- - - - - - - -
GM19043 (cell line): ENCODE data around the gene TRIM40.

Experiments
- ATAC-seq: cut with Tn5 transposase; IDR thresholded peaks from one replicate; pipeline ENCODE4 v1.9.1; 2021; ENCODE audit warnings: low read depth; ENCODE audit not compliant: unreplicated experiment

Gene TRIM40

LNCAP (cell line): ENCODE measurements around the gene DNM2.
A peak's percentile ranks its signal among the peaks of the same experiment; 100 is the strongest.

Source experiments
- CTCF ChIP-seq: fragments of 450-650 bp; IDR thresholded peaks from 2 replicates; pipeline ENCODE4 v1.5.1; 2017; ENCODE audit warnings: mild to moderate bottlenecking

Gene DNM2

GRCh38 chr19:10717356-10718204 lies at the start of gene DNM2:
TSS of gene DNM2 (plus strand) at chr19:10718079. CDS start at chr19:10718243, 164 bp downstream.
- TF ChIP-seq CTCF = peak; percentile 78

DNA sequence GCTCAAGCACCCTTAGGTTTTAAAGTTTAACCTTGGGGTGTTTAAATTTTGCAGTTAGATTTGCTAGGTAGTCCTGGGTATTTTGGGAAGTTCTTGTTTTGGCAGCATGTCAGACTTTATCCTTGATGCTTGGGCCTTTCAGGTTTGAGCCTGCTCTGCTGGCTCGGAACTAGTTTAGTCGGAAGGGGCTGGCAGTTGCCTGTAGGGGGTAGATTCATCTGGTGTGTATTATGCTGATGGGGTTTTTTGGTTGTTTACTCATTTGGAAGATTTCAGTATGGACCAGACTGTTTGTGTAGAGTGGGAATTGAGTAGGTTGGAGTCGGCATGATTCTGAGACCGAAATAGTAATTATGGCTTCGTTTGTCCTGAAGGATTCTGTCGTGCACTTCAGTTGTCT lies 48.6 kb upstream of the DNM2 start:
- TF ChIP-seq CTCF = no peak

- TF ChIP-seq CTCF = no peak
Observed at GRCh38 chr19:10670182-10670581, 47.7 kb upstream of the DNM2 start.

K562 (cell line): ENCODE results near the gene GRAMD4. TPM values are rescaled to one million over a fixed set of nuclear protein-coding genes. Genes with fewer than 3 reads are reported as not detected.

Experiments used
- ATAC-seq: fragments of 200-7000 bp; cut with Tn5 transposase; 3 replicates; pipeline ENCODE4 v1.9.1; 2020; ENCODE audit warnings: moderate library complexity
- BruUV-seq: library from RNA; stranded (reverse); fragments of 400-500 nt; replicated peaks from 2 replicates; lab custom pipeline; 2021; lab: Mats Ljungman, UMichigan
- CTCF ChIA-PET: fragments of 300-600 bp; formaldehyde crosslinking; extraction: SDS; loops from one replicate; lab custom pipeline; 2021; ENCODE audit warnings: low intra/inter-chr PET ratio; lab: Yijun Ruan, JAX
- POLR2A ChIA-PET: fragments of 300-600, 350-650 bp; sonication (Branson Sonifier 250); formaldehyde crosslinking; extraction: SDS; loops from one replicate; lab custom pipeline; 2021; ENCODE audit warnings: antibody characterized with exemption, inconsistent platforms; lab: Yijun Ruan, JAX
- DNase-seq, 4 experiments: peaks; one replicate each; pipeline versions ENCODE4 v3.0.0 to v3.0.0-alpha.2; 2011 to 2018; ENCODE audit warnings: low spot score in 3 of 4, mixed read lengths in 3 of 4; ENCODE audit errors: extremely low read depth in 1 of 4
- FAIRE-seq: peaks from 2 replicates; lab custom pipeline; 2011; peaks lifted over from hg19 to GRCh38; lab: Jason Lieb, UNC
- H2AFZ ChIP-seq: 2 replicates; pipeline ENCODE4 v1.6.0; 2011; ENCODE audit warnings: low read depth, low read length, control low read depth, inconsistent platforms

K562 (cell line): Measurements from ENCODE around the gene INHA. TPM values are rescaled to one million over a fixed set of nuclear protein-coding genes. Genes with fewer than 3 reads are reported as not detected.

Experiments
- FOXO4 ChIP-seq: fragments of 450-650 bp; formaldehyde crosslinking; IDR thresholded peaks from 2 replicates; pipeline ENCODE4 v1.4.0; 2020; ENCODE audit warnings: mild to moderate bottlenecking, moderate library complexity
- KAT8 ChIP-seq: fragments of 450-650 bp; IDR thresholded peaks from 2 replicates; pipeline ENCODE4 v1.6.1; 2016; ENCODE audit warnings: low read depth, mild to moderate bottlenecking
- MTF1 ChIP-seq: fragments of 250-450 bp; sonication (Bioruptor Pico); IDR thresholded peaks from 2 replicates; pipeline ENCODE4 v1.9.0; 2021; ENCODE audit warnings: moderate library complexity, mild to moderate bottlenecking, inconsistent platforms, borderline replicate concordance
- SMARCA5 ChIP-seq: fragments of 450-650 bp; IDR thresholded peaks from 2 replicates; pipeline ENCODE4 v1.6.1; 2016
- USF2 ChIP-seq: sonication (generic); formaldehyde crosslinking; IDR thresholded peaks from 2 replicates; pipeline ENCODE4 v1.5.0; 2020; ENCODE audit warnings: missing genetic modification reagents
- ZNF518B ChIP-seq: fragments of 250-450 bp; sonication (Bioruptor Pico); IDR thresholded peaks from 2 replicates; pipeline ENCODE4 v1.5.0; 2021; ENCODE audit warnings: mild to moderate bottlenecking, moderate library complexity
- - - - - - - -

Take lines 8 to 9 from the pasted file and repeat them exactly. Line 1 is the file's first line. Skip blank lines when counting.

- CTCF ChIP-seq: fragments of 450-650 bp; IDR thresholded peaks from 2 replicates; pipeline ENCODE4 v1.5.1; 2017; ENCODE audit warnings: mild to moderate bottlenecking

Gene DNM2